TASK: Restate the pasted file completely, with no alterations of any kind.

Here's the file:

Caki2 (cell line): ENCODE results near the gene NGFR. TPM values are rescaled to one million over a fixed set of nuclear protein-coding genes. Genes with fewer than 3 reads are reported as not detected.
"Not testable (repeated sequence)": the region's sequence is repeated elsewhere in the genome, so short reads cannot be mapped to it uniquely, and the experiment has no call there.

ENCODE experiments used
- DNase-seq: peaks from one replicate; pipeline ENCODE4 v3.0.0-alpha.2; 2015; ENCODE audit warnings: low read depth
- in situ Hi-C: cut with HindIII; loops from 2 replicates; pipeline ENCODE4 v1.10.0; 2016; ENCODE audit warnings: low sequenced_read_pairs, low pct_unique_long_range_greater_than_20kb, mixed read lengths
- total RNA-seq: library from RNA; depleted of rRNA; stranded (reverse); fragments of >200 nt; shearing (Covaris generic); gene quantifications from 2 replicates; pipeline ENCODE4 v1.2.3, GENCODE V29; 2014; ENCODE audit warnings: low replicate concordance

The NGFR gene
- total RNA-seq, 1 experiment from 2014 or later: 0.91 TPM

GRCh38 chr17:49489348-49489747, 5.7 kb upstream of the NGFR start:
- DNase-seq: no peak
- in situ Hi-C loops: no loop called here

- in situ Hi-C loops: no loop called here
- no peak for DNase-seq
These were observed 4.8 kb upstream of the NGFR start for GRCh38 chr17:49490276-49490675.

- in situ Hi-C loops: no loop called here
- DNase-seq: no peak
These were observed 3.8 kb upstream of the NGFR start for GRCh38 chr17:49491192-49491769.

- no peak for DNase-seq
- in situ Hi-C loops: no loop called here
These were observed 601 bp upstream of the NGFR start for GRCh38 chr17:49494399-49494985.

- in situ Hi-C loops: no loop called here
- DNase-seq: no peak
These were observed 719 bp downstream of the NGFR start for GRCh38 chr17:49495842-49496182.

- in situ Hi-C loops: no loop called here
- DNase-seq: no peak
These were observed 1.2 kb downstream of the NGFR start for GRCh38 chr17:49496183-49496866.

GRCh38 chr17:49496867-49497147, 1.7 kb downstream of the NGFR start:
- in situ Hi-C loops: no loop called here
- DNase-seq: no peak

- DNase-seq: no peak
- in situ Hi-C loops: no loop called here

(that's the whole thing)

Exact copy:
Caki2 (cell line): ENCODE results near the gene NGFR. TPM values are rescaled to one million over a fixed set of nuclear protein-coding genes. Genes with fewer than 3 reads are reported as not detected.
"Not testable (repeated sequence)": the region's sequence is repeated elsewhere in the genome, so short reads cannot be mapped to it uniquely, and the experiment has no call there.

ENCODE experiments used
- DNase-seq: peaks from one replicate; pipeline ENCODE4 v3.0.0-alpha.2; 2015; ENCODE audit warnings: low read depth
- in situ Hi-C: cut with HindIII; loops from 2 replicates; pipeline ENCODE4 v1.10.0; 2016; ENCODE audit warnings: low sequenced_read_pairs, low pct_unique_long_range_greater_than_20kb, mixed read lengths
- total RNA-seq: library from RNA; depleted of rRNA; stranded (reverse); fragments of >200 nt; shearing (Covaris generic); gene quantifications from 2 replicates; pipeline ENCODE4 v1.2.3, GENCODE V29; 2014; ENCODE audit warnings: low replicate concordance

The NGFR gene
- total RNA-seq, 1 experiment from 2014 or later: 0.91 TPM

GRCh38 chr17:49489348-49489747, 5.7 kb upstream of the NGFR start:
- DNase-seq: no peak
- in situ Hi-C loops: no loop called here

- in situ Hi-C loops: no loop called here
- no peak for DNase-seq
These were observed 4.8 kb upstream of the NGFR start for GRCh38 chr17:49490276-49490675.

- in situ Hi-C loops: no loop called here
- DNase-seq: no peak
These were observed 3.8 kb upstream of the NGFR start for GRCh38 chr17:49491192-49491769.

- no peak for DNase-seq
- in situ Hi-C loops: no loop called here
These were observed 601 bp upstream of the NGFR start for GRCh38 chr17:49494399-49494985.

- in situ Hi-C loops: no loop called here
- DNase-seq: no peak
These were observed 719 bp downstream of the NGFR start for GRCh38 chr17:49495842-49496182.

- in situ Hi-C loops: no loop called here
- DNase-seq: no peak
These were observed 1.2 kb downstream of the NGFR start for GRCh38 chr17:49496183-49496866.

GRCh38 chr17:49496867-49497147, 1.7 kb downstream of the NGFR start:
- in situ Hi-C loops: no loop called here
- DNase-seq: no peak

- DNase-seq: no peak
- in situ Hi-C loops: no loop called here